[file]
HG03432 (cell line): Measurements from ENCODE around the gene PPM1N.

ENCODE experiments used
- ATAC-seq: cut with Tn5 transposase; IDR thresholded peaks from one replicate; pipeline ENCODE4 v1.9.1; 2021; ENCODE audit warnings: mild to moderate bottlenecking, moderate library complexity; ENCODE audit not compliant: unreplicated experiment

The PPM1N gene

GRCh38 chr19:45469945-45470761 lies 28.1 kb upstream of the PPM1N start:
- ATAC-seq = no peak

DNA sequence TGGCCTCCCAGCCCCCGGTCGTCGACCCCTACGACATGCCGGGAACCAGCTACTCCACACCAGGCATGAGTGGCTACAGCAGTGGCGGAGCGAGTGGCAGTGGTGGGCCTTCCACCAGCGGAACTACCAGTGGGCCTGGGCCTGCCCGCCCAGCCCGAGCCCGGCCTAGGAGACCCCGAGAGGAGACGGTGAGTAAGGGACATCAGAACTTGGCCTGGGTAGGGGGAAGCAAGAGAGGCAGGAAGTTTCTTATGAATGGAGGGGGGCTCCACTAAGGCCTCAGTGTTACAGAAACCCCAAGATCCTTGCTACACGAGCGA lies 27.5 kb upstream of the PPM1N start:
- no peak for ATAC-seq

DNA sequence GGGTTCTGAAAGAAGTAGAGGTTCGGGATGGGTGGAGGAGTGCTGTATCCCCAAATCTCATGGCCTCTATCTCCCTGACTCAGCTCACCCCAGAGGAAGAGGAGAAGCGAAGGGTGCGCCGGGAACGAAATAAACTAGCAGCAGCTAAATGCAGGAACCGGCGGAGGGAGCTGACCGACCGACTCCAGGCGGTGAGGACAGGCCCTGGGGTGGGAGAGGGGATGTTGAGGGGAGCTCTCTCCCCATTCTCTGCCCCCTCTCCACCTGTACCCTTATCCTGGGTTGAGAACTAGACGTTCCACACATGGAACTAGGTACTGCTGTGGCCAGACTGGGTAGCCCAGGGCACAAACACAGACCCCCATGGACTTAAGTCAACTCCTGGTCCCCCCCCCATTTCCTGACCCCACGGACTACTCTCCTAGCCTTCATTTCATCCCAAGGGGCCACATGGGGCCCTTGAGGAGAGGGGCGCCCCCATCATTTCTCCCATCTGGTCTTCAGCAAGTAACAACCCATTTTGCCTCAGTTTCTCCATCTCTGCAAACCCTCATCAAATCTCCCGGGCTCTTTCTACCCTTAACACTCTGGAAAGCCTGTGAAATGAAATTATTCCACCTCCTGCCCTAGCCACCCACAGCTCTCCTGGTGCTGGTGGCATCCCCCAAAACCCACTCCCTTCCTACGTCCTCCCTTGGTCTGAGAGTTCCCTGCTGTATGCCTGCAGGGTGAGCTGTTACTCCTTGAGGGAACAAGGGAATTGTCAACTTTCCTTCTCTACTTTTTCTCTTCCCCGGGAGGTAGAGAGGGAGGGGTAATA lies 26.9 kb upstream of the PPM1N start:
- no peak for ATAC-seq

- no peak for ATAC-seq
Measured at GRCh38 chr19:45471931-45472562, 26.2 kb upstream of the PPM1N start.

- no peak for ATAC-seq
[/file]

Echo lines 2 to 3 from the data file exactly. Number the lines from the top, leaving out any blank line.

ENCODE experiments used
- ATAC-seq: cut with Tn5 transposase; IDR thresholded peaks from one replicate; pipeline ENCODE4 v1.9.1; 2021; ENCODE audit warnings: mild to moderate bottlenecking, moderate library complexity; ENCODE audit not compliant: unreplicated experiment